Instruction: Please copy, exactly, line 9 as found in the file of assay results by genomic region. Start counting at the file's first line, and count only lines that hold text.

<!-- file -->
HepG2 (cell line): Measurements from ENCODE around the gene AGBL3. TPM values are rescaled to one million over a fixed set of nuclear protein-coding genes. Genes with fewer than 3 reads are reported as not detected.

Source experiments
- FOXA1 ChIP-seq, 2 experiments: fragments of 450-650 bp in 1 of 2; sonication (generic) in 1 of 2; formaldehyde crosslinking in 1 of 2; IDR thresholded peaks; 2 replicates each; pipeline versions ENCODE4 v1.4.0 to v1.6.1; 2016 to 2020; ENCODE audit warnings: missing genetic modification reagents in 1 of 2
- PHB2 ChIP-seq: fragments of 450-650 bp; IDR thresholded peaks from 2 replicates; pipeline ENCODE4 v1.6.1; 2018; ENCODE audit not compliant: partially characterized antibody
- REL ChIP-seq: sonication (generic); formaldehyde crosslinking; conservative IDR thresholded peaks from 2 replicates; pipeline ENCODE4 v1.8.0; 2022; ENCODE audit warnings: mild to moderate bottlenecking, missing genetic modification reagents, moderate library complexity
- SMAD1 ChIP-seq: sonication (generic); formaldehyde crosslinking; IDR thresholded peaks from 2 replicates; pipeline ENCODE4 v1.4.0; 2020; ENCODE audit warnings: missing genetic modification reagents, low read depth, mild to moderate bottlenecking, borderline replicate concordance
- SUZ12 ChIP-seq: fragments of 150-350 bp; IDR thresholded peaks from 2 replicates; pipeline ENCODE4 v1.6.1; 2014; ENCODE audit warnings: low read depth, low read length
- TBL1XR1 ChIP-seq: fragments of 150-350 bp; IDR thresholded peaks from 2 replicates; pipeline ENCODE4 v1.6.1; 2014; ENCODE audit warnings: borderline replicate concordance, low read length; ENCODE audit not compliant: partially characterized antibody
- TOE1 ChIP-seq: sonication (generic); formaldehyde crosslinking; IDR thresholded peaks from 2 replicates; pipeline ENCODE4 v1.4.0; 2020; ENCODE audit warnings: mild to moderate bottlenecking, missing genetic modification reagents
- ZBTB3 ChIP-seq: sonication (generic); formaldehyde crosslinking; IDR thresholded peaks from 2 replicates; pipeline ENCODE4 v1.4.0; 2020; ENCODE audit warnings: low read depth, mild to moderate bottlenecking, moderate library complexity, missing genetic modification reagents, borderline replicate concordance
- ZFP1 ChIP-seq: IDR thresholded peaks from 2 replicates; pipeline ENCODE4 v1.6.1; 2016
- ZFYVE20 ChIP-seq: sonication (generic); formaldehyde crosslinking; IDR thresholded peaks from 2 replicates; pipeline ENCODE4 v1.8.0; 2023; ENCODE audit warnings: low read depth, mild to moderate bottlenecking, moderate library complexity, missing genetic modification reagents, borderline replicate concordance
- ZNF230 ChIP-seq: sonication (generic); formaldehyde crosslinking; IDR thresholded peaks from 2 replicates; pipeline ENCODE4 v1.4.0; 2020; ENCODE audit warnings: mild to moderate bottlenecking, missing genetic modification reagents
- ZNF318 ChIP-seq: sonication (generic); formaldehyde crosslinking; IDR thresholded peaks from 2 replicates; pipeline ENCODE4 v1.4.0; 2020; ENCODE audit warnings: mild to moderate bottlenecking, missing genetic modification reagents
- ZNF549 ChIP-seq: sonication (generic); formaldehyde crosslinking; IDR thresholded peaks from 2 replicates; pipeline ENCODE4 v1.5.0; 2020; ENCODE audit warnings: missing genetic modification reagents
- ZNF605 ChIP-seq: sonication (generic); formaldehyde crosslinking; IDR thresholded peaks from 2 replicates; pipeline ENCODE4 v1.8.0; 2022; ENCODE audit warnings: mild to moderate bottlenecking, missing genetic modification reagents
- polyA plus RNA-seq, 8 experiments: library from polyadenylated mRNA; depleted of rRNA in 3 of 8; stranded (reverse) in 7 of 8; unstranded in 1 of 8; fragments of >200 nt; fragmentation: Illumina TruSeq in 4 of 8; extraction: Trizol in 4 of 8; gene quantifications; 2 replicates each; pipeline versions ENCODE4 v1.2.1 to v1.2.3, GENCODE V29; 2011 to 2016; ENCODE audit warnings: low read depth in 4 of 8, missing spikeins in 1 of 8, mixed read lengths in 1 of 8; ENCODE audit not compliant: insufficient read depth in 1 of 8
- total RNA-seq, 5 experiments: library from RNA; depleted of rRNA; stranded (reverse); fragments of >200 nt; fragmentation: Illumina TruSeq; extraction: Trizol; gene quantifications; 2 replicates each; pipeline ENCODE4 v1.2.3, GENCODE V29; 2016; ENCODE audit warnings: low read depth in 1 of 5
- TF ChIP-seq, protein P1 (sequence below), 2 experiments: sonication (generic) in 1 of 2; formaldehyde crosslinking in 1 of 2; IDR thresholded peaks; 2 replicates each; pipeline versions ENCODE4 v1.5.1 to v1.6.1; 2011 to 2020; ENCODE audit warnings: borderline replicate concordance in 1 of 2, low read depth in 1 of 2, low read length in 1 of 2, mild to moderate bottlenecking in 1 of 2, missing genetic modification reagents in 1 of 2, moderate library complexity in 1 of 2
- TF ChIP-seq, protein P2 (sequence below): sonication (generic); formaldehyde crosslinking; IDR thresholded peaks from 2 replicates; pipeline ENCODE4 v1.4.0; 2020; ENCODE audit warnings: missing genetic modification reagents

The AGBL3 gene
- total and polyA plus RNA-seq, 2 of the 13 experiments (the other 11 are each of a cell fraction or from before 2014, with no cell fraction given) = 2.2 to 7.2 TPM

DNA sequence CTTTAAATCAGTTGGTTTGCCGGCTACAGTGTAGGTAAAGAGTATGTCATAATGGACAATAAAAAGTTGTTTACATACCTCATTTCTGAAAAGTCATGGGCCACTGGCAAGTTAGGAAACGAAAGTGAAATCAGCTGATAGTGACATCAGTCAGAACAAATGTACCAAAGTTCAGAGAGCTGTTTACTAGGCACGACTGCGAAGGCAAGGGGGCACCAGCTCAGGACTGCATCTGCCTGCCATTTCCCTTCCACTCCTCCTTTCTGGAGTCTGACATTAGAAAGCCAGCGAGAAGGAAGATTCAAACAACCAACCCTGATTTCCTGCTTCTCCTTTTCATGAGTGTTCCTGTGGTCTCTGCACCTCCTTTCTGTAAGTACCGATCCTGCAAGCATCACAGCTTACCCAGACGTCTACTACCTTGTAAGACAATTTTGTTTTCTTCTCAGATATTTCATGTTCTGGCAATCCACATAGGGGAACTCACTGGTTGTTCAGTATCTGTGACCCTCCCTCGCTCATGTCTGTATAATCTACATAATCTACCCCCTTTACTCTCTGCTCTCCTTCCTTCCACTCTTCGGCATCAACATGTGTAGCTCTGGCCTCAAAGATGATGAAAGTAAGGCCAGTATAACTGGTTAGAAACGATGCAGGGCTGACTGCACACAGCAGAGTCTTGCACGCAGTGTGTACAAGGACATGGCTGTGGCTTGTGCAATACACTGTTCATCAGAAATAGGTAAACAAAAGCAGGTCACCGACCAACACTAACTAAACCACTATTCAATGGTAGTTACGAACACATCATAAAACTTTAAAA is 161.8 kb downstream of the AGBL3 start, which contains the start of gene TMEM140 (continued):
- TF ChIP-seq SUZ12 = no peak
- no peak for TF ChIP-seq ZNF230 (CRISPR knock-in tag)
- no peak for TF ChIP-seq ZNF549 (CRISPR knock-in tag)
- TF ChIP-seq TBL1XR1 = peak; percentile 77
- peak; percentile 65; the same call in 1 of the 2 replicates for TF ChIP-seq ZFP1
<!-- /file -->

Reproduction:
- TOE1 ChIP-seq: sonication (generic); formaldehyde crosslinking; IDR thresholded peaks from 2 replicates; pipeline ENCODE4 v1.4.0; 2020; ENCODE audit warnings: mild to moderate bottlenecking, missing genetic modification reagents